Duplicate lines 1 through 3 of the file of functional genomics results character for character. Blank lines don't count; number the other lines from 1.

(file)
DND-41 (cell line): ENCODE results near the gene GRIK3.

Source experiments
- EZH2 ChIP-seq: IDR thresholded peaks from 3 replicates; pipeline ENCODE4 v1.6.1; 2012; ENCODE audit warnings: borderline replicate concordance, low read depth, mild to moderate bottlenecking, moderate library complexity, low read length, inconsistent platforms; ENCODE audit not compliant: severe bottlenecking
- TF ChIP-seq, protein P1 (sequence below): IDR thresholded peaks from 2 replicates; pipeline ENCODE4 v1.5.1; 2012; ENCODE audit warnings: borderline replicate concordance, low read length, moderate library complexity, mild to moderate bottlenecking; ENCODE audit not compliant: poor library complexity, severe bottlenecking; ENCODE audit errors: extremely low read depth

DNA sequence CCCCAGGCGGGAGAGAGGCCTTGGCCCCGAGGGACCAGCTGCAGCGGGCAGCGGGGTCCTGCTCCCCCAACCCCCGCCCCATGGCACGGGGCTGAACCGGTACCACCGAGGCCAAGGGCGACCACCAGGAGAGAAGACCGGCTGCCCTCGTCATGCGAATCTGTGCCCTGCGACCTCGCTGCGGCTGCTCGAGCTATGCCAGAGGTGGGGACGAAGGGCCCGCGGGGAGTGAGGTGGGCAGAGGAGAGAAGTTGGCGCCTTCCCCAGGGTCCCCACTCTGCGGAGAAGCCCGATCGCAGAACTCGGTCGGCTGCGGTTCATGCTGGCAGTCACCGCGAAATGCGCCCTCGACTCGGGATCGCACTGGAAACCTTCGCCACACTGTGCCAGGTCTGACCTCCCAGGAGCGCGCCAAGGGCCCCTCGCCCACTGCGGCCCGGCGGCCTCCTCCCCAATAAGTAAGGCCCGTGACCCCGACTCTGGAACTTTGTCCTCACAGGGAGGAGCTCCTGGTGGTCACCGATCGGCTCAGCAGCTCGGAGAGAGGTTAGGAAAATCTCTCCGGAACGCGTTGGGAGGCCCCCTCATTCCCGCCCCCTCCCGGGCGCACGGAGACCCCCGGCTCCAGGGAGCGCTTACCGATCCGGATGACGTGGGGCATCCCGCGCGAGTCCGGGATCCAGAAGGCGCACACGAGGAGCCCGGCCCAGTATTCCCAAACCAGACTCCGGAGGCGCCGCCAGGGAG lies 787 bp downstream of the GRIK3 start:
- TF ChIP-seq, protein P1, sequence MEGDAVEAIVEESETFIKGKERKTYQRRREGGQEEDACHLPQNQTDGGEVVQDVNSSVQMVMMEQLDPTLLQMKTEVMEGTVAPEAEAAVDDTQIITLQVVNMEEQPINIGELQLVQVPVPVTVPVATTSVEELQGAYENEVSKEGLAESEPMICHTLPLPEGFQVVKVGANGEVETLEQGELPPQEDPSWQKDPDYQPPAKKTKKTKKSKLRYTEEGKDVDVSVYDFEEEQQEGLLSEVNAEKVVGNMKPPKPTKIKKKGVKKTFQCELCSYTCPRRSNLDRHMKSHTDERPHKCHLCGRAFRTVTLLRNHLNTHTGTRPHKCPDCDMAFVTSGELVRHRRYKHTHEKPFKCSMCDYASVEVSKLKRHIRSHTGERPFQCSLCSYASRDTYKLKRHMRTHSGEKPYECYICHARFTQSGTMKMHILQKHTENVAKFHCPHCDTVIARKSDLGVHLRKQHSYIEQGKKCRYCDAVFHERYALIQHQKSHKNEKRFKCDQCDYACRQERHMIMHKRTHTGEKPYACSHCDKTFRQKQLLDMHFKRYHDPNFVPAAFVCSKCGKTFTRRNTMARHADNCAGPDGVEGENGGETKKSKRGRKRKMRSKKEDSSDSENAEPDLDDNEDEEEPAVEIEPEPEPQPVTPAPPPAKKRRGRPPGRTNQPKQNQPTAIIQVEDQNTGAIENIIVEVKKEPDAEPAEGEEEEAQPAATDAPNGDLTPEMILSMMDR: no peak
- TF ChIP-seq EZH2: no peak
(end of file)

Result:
DND-41 (cell line): ENCODE results near the gene GRIK3.

Source experiments
- EZH2 ChIP-seq: IDR thresholded peaks from 3 replicates; pipeline ENCODE4 v1.6.1; 2012; ENCODE audit warnings: borderline replicate concordance, low read depth, mild to moderate bottlenecking, moderate library complexity, low read length, inconsistent platforms; ENCODE audit not compliant: severe bottlenecking